Aaron follows brother Conor as he earns Irish representative honours

ROW 'N RUN. Brothers Conor (left) and Aaron Christie, who both represent Ireland in running and rowing respectively.INBM32-15 053SC.
ROW 'N RUN. Brothers Conor (left) and Aaron Christie, who both represent Ireland in running and rowing respectively.INBM32-15 053SC.

Armoy brothers Aaron and Conor Christie know what it’s like to be at the top of their game having represented Ireland at rowing and cross country.

Fifteen year old Aaron, recently competed in the Home Nations Championship at Strathclyde, Glasgow in the Coxed Fours, coming a creditable second.

Having just taken up the sport three years ago, the Loreto pupil has gone from strength to strength since joining Bann Rowing Club.

“A teacher at school saw how tall I was and suggested I try rowing. I went along to Bann really enjoyed it and haven’t stopped since.”

Aaron, who stands at 6’4, came to the attention of the Irish selectors following the successes of Bann Rowing Club around the country and following trials at Easter he received his call up to the Irish team.

“I’ve been to a few Irish training camps in Enniskillen and Cork and I also had to take part in a required Erg (ergometer) competition which I finished third in the Junior 16 category. I was really pleased to be selected to row for Ireland, I just want to be as successful in the sport as I possibly can.”

Selection for his country means a fairly strict training schedule for aaron.

“I train four days a week but in the build up to the Championships it was every day. It hasn’t been too bad this season getting the balance with training and school right but once September comes and the new season starts again it will be a bit different because this is an important year at school with exams.”

Although the rowing season has ended, Aaron remains focused.

“Normally there is a break of six weeks but I’m only getting a month because I was rowing in the Home nations in Scotland. It’s good to take a little bit of time of to recharge your batteries but I still have to stay in shape and retain my fitness for the start of the season again. To be honest I miss the routine and look forward to getting back into a proper schedule again.”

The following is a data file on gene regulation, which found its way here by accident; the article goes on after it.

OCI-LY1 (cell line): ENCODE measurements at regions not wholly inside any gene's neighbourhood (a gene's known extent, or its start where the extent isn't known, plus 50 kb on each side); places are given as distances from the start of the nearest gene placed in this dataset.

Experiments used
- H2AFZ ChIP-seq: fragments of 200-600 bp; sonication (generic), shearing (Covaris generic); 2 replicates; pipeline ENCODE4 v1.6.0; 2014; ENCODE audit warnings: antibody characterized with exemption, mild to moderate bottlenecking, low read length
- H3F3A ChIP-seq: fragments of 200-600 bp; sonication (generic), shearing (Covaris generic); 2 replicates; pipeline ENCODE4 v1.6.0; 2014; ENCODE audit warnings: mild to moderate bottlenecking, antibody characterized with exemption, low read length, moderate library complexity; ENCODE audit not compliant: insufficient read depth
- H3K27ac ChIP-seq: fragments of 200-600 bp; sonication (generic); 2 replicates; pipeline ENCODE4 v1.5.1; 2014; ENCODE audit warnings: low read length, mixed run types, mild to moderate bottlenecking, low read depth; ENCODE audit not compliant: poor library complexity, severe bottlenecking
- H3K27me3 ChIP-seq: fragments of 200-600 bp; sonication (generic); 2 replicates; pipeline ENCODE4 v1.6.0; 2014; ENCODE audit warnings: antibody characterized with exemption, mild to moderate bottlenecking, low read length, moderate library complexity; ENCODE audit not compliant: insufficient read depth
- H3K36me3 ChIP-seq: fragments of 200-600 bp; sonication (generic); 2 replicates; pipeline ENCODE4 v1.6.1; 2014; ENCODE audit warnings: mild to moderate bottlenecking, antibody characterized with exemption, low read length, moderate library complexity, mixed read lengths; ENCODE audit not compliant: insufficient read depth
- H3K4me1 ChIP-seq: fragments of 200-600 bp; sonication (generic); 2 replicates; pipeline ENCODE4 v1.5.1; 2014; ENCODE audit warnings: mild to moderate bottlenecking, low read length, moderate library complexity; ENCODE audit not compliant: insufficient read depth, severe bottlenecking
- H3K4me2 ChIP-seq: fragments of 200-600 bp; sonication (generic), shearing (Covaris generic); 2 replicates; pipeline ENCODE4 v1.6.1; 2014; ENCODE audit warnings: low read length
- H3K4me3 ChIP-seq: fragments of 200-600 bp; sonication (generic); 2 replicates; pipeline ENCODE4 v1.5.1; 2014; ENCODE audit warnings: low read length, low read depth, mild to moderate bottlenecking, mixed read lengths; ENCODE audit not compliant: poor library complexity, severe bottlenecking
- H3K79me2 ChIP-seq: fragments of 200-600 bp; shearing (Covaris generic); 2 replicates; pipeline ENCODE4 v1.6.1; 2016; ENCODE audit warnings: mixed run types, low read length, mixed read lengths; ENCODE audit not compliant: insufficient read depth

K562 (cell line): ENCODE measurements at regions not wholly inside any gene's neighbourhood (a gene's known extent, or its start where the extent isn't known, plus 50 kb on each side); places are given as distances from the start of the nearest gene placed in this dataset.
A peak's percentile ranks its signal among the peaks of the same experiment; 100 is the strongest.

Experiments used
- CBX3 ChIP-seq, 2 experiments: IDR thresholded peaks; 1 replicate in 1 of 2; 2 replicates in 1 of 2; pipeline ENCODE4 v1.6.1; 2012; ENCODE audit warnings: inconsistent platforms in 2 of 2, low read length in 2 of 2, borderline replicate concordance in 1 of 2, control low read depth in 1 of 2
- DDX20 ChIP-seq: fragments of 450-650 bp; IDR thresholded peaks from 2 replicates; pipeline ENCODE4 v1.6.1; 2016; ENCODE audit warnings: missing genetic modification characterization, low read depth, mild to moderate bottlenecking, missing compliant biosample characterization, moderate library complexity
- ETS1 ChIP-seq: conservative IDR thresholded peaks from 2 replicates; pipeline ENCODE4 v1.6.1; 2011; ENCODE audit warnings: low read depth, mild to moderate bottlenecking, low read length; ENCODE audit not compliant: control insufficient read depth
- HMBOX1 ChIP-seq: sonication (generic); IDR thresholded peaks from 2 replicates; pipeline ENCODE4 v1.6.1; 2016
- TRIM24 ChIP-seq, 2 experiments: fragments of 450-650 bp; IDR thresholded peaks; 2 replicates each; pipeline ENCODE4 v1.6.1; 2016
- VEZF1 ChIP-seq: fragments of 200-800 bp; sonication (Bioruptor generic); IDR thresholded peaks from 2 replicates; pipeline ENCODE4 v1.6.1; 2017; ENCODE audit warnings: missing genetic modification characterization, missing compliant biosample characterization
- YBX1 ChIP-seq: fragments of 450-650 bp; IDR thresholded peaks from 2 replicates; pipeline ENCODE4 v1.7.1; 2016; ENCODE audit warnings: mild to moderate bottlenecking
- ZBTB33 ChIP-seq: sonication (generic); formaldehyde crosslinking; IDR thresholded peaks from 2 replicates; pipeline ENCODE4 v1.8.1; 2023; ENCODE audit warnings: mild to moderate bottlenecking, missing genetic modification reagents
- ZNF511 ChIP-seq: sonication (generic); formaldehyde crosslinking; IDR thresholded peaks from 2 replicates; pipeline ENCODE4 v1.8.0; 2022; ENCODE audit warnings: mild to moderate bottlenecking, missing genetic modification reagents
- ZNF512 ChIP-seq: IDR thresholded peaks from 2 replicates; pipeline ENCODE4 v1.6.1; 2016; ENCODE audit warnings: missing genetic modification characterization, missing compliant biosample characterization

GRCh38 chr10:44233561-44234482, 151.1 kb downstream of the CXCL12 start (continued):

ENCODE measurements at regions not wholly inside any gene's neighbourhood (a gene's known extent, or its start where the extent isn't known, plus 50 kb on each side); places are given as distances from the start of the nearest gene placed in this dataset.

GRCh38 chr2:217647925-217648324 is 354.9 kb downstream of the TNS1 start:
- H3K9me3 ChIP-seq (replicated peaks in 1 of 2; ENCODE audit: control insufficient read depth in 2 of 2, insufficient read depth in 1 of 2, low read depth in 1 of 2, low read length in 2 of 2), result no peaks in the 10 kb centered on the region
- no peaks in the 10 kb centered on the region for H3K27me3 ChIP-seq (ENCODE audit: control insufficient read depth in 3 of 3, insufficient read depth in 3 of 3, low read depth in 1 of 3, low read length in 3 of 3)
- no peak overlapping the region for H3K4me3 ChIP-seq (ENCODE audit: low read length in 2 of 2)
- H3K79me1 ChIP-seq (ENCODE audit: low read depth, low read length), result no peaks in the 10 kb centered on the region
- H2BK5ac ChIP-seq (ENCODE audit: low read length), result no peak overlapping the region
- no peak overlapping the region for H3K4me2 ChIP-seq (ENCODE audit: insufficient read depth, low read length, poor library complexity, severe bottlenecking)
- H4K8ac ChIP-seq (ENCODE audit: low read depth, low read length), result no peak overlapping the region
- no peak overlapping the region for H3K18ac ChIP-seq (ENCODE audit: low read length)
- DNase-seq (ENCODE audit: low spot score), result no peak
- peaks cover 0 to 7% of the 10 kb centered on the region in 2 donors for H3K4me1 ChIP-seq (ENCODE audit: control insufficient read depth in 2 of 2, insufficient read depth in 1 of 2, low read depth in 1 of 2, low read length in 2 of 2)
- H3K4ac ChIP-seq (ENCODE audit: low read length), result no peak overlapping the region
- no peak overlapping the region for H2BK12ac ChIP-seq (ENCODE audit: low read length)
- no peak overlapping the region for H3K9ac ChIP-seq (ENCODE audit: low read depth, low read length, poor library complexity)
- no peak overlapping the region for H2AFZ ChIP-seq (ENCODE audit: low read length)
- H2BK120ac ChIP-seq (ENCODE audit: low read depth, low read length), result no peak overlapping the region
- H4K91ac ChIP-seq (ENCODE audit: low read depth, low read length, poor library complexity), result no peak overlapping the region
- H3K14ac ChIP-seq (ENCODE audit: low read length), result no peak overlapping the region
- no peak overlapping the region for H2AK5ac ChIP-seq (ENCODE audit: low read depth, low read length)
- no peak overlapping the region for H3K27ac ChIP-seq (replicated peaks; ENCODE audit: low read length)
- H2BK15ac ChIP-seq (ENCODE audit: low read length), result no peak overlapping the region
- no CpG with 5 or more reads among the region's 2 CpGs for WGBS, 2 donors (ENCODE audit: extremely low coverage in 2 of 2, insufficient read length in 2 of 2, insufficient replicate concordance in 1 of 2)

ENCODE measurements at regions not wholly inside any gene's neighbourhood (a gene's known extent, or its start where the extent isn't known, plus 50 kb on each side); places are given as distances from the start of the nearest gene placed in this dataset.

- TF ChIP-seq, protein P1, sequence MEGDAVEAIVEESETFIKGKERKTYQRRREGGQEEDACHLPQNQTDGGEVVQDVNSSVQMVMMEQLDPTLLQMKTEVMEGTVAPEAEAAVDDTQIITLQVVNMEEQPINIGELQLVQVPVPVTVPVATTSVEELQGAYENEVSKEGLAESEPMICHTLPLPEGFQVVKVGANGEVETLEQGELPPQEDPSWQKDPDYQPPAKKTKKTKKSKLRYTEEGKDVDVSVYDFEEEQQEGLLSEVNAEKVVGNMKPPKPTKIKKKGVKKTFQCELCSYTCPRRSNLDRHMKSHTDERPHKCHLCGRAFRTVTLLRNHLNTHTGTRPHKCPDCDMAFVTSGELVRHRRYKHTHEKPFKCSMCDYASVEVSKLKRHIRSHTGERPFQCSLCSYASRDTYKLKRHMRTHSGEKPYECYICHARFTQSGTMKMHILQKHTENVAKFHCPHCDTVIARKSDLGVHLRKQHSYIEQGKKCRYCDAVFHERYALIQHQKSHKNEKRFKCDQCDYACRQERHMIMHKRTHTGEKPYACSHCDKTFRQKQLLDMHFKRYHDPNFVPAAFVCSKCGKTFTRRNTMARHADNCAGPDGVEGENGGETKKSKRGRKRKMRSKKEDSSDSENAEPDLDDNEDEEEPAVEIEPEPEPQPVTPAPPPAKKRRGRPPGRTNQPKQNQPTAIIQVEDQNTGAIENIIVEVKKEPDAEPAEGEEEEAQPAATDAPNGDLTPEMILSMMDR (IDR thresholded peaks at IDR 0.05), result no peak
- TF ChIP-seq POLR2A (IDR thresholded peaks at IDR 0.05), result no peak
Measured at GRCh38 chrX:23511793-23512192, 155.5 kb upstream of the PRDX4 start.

Although there is no shortage of role models at Bann Rowing Club with Olympic medalists alan Campbel, Richard and Peter Chambers, frequent visitors, it is double Olympic Gold medalist James Cracknell who inspires Aaron.

“Everyone would like to be as successful as the Olympians from Bann,” added Aaron. “However, I really like the mindset of James Cracknell. I would like to be as good at him, he is so driven and focussed on everything he does and I want to be the best at everything I do.

“I will keep on working hard and training hard and hopefully I will enjoy success along the way.”

Brother Conor knows exactly what Aaron is going through having represented Ireland in 2010 and 2012 at cross country as well as becoming an Ulster All Star for hurling.

The former Cross and Passion pupil who now works in the family business still runs for his local club, however, the pressures of work mean its purely as a hobby.

“I have always loved running, especially cross country,” said 19-year old Conor.

“I started at school and then joined Springwell Running Club and although it was hard juggling school work and training I found I could make it work.

“I ran for Ireland in Cornwall in 2010 and in Scotland in 2012 as aprt of the Home Internationals. I also competed in 2011 on the indoor track but I preferred cross country.

“I also competed five times for Northern Ireland in the London Mini Marathon. If you did well at the Ulster Schools Championships then you got the opportunity to represent Northern Ireland and run the last three miles of the London Marathon which was great.

“I did try to get a scholarship to America and although my times were better than some of the others and I had won more medals than a lot of the other candidates, they were more interested in track athletes than cross country runners. I was disappointed not to get but it was one of those things.

“It takes a lot of time, commitment and dedication to compete at a high level and although I loved it, things had to change once I started work. I had to look at my priorities and my aim is to take over the running of the family business at some stage and so my running had to take a bit of a back seat.

“Yes, I miss the serious competitive aspect of things. However, it’s purely a hobby for me now.

“It’s down to Aaron now to see what he can do. He has already represented Ireland and we are proud of him . It’s funny because he was never really interested in sport when he was younger but something has clicked with him since he started rowing and he is doing really well at the moment.”